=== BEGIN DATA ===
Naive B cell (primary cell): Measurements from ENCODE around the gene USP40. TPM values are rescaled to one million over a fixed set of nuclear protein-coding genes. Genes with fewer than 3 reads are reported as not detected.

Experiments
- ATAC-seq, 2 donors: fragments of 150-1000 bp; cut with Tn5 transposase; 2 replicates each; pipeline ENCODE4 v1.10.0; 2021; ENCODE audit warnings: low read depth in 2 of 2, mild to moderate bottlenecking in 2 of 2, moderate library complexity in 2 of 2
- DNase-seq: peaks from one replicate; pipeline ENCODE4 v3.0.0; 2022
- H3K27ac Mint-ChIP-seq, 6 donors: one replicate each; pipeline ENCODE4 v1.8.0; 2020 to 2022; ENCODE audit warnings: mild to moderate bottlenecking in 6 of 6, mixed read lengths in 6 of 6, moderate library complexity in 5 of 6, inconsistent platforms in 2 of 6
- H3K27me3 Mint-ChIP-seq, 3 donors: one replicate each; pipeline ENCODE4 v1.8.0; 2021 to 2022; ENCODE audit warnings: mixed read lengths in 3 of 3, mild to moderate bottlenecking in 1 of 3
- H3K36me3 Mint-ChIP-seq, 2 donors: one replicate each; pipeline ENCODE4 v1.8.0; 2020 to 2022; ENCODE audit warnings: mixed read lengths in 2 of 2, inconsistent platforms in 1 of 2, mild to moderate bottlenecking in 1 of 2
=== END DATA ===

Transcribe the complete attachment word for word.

Naive B cell (primary cell): Measurements from ENCODE around the gene USP40. TPM values are rescaled to one million over a fixed set of nuclear protein-coding genes. Genes with fewer than 3 reads are reported as not detected.

Experiments
- ATAC-seq, 2 donors: fragments of 150-1000 bp; cut with Tn5 transposase; 2 replicates each; pipeline ENCODE4 v1.10.0; 2021; ENCODE audit warnings: low read depth in 2 of 2, mild to moderate bottlenecking in 2 of 2, moderate library complexity in 2 of 2
- DNase-seq: peaks from one replicate; pipeline ENCODE4 v3.0.0; 2022
- H3K27ac Mint-ChIP-seq, 6 donors: one replicate each; pipeline ENCODE4 v1.8.0; 2020 to 2022; ENCODE audit warnings: mild to moderate bottlenecking in 6 of 6, mixed read lengths in 6 of 6, moderate library complexity in 5 of 6, inconsistent platforms in 2 of 6
- H3K27me3 Mint-ChIP-seq, 3 donors: one replicate each; pipeline ENCODE4 v1.8.0; 2021 to 2022; ENCODE audit warnings: mixed read lengths in 3 of 3, mild to moderate bottlenecking in 1 of 3
- H3K36me3 Mint-ChIP-seq, 2 donors: one replicate each; pipeline ENCODE4 v1.8.0; 2020 to 2022; ENCODE audit warnings: mixed read lengths in 2 of 2, inconsistent platforms in 1 of 2, mild to moderate bottlenecking in 1 of 2